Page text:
Hales found that annual rates of shingles increased 39 percent over the 18-year study period, which might make one conclude that the suppression of chickenpox outbreaks lead to a large increase in shingles. However, the researchers failed to find a statistically significant change in the rate after the introduction of the chickenpox vaccine–in other words, the rate of shingles seems to be increasing regardless of chickenpox vaccinations. Furthermore, the researchers hypothesized that the rate of shingles would be lower in states with lower chickenpox vaccination uptake, but they, in fact, determined that the rate of shingles didn’t vary from state to state where there were different rates of chickenpox vaccine coverage.

It is possible that some other cause is associated with the increase in shingles. For example, immune suppression, as a result of stress, can lead to HZ activation in at risk individuals. Despite claims of a very biased antivaccination computer scientist (who lacks any medical and epidemiology background) that, in one small area of Los Angeles County, increased chickenpox vaccination lead to increased shingles rates, the study only showed correlation, and failed to show any causation. This is why small primary studies should be examined critically, and large multi-site studies, like Hales’ examination of 2.8 million people, have much more credibility and lead science in the right direction–there is some other, as of yet, unknown causality to the increase in HZ.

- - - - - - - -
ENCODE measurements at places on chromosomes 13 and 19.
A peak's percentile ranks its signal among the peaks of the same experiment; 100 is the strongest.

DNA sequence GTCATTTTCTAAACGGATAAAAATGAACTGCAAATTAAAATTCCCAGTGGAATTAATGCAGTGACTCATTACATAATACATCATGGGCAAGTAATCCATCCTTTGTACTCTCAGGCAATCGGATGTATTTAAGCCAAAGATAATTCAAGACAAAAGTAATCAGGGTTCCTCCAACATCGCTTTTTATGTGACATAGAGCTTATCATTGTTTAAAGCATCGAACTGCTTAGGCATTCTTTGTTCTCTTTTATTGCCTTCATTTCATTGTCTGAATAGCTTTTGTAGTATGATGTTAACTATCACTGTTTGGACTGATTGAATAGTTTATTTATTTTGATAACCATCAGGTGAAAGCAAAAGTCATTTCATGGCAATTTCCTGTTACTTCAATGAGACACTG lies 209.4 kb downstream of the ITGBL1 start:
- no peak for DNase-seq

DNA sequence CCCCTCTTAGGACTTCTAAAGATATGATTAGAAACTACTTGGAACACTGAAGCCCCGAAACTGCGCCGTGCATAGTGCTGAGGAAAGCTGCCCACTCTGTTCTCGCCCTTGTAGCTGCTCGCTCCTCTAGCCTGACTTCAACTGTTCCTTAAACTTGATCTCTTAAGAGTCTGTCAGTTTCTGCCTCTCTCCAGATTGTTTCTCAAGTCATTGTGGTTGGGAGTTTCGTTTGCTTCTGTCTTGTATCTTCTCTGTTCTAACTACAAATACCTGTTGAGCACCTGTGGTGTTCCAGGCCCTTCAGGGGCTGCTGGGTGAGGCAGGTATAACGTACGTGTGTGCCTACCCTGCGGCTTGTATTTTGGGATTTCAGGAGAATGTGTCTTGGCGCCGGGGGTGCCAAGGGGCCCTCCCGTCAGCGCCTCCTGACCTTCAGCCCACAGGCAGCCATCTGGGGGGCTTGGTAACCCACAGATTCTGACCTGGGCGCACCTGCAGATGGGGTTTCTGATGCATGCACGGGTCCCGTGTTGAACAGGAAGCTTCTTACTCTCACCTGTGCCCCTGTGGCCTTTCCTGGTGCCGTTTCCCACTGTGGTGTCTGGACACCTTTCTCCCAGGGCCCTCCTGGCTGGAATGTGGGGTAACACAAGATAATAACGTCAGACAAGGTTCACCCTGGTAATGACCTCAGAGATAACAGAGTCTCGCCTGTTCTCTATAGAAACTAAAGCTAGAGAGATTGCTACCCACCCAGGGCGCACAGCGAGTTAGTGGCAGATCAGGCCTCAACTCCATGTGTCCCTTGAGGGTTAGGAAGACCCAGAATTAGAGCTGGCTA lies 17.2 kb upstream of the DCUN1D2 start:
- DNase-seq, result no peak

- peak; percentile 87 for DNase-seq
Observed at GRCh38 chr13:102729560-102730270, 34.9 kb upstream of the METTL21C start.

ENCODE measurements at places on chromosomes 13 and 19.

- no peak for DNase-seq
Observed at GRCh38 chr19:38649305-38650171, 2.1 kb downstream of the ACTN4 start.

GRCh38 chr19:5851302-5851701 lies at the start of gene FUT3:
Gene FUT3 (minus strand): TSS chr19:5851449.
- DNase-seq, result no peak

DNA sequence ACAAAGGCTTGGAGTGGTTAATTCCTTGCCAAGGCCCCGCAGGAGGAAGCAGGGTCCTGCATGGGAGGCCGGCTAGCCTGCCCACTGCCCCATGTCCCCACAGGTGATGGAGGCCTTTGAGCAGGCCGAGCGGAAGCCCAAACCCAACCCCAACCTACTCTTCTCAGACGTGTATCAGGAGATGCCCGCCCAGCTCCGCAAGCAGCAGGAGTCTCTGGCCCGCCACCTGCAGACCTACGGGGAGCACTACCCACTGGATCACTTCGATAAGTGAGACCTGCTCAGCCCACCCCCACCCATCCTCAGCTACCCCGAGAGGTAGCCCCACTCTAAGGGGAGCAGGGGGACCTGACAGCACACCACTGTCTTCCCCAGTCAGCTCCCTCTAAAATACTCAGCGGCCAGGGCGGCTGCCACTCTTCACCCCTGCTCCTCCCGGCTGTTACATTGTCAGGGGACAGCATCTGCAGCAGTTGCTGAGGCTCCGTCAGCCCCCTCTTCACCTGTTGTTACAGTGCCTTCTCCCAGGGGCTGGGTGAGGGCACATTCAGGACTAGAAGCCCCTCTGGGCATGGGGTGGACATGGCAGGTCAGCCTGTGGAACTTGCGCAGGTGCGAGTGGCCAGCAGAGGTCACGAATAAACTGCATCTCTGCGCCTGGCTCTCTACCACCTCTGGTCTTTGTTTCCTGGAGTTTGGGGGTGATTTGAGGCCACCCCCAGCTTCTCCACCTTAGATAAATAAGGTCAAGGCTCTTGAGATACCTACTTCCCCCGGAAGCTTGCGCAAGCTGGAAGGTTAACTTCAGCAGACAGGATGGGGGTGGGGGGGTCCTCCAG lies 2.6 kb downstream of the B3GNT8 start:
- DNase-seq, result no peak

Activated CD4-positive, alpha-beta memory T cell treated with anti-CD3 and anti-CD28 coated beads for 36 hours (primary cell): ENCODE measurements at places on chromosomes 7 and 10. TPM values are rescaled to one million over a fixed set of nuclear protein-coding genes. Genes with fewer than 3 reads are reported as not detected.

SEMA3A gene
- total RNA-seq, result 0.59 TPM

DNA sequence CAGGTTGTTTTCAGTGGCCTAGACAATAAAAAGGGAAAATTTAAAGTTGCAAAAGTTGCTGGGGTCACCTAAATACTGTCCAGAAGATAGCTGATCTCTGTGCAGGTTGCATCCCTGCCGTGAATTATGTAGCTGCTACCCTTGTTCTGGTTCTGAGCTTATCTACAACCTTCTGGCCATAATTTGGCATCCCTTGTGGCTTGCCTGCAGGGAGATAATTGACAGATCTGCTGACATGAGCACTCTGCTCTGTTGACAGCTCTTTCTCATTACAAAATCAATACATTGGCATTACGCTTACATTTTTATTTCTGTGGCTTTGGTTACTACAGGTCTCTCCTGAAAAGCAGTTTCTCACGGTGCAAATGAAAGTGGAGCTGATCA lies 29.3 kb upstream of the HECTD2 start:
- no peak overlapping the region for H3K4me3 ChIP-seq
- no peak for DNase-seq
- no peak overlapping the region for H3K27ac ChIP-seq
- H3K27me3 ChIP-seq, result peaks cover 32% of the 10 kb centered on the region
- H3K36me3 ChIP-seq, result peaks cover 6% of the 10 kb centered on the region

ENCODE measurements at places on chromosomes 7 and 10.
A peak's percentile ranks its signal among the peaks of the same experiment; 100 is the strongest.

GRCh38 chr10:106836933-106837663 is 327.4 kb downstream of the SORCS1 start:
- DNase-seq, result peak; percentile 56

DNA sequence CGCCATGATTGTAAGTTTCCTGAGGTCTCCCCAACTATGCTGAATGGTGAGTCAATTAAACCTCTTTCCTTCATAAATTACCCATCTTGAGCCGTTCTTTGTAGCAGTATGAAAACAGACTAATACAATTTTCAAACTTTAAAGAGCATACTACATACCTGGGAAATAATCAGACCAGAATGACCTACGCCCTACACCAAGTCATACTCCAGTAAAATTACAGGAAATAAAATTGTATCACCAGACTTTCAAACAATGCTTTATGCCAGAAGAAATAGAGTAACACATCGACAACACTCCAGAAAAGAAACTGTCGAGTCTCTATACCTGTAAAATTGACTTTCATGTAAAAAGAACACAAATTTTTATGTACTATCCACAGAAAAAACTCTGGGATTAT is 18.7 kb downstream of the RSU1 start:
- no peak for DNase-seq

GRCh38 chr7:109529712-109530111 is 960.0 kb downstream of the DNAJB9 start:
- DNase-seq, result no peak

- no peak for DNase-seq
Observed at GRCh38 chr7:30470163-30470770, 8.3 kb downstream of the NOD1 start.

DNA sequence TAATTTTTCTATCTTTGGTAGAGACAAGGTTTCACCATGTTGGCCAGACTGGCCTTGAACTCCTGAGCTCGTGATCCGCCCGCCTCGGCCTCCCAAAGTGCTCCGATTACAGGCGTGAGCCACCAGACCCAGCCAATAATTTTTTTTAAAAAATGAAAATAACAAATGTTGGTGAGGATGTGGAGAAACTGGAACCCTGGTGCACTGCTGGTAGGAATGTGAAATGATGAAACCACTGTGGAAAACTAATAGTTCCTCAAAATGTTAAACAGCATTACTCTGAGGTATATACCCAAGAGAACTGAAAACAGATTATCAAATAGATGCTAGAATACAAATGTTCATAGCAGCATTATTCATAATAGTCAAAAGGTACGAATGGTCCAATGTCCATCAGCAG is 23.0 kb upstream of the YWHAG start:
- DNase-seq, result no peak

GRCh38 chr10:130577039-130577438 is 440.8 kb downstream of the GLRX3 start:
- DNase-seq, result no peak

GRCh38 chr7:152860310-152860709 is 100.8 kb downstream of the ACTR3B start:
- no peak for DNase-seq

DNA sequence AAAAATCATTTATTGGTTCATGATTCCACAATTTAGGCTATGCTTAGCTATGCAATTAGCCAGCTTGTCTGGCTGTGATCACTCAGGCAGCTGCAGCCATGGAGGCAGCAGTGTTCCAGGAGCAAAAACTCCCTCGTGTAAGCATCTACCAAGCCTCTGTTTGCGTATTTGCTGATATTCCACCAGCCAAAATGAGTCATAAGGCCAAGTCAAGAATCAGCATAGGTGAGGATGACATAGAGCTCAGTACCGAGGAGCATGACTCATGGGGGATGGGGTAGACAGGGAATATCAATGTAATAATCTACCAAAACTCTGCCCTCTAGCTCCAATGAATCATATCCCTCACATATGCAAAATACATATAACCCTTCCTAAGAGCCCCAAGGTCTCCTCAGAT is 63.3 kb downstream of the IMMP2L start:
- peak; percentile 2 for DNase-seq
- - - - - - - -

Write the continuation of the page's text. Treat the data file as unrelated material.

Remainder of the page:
So, get children vaccinated against chickenpox. It is dangerous to believe that we should allow children to get chickenpox, which has a small but statistically significant risk of serious complications, just to support the debunked myth that wild-type VZV prevents shingles. We know how to prevent shingles–vaccinating children so that they never are at risk of HZ. And vaccinating adults to prevent HZ from activating in adults who had chickenpox.

Use the Science-based Vaccine Search Engine.

Key citations:

The Original Skeptical Raptor
Chief Executive Officer at SkepticalRaptor
Lifetime lover of science, especially biomedical research. Spent years in academics, business development, research, and traveling the world shilling for Big Pharma. I love sports, mostly college basketball and football, hockey, and baseball. I enjoy great food and intelligent conversation. And a delicious morning coffee!